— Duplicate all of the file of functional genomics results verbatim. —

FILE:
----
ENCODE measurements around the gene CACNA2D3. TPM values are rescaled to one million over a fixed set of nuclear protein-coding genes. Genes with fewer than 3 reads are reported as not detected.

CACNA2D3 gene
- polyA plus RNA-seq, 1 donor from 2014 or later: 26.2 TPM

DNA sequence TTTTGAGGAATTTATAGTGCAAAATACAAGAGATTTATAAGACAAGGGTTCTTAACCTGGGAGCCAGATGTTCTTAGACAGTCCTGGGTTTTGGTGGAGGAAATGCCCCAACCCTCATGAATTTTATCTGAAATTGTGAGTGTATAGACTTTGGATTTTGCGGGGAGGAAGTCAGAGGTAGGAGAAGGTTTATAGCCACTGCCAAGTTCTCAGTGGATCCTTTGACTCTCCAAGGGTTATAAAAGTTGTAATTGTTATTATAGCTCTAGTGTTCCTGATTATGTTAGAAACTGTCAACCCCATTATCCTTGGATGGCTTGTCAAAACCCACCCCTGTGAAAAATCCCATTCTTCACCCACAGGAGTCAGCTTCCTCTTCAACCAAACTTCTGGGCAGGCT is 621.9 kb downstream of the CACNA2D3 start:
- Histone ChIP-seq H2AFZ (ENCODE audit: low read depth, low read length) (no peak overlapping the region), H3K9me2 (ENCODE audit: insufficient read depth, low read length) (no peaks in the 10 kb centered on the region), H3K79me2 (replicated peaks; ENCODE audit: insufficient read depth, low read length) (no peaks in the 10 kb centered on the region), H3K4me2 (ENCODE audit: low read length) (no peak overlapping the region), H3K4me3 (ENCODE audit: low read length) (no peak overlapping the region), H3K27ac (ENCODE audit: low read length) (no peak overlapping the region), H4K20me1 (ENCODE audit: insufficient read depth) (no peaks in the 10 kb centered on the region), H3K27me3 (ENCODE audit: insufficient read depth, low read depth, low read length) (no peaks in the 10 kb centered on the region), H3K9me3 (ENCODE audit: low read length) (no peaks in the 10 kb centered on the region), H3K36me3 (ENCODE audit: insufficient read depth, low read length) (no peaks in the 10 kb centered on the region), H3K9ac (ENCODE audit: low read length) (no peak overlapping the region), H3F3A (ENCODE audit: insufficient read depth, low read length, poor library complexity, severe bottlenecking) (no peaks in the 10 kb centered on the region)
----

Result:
ENCODE measurements around the gene CACNA2D3. TPM values are rescaled to one million over a fixed set of nuclear protein-coding genes. Genes with fewer than 3 reads are reported as not detected.

CACNA2D3 gene
- polyA plus RNA-seq, 1 donor from 2014 or later: 26.2 TPM

DNA sequence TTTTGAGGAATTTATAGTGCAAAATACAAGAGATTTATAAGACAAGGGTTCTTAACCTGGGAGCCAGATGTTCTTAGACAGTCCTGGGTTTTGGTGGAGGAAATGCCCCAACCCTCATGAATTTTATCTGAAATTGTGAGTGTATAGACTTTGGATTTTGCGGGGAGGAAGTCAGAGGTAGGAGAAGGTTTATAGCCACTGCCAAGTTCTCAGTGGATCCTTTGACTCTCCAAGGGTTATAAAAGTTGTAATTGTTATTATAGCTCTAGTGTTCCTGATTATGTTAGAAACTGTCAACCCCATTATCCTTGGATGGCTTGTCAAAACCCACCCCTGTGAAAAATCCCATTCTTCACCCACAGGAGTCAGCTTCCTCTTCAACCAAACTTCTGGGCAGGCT is 621.9 kb downstream of the CACNA2D3 start:
- Histone ChIP-seq H2AFZ (ENCODE audit: low read depth, low read length) (no peak overlapping the region), H3K9me2 (ENCODE audit: insufficient read depth, low read length) (no peaks in the 10 kb centered on the region), H3K79me2 (replicated peaks; ENCODE audit: insufficient read depth, low read length) (no peaks in the 10 kb centered on the region), H3K4me2 (ENCODE audit: low read length) (no peak overlapping the region), H3K4me3 (ENCODE audit: low read length) (no peak overlapping the region), H3K27ac (ENCODE audit: low read length) (no peak overlapping the region), H4K20me1 (ENCODE audit: insufficient read depth) (no peaks in the 10 kb centered on the region), H3K27me3 (ENCODE audit: insufficient read depth, low read depth, low read length) (no peaks in the 10 kb centered on the region), H3K9me3 (ENCODE audit: low read length) (no peaks in the 10 kb centered on the region), H3K36me3 (ENCODE audit: insufficient read depth, low read length) (no peaks in the 10 kb centered on the region), H3K9ac (ENCODE audit: low read length) (no peak overlapping the region), H3F3A (ENCODE audit: insufficient read depth, low read length, poor library complexity, severe bottlenecking) (no peaks in the 10 kb centered on the region)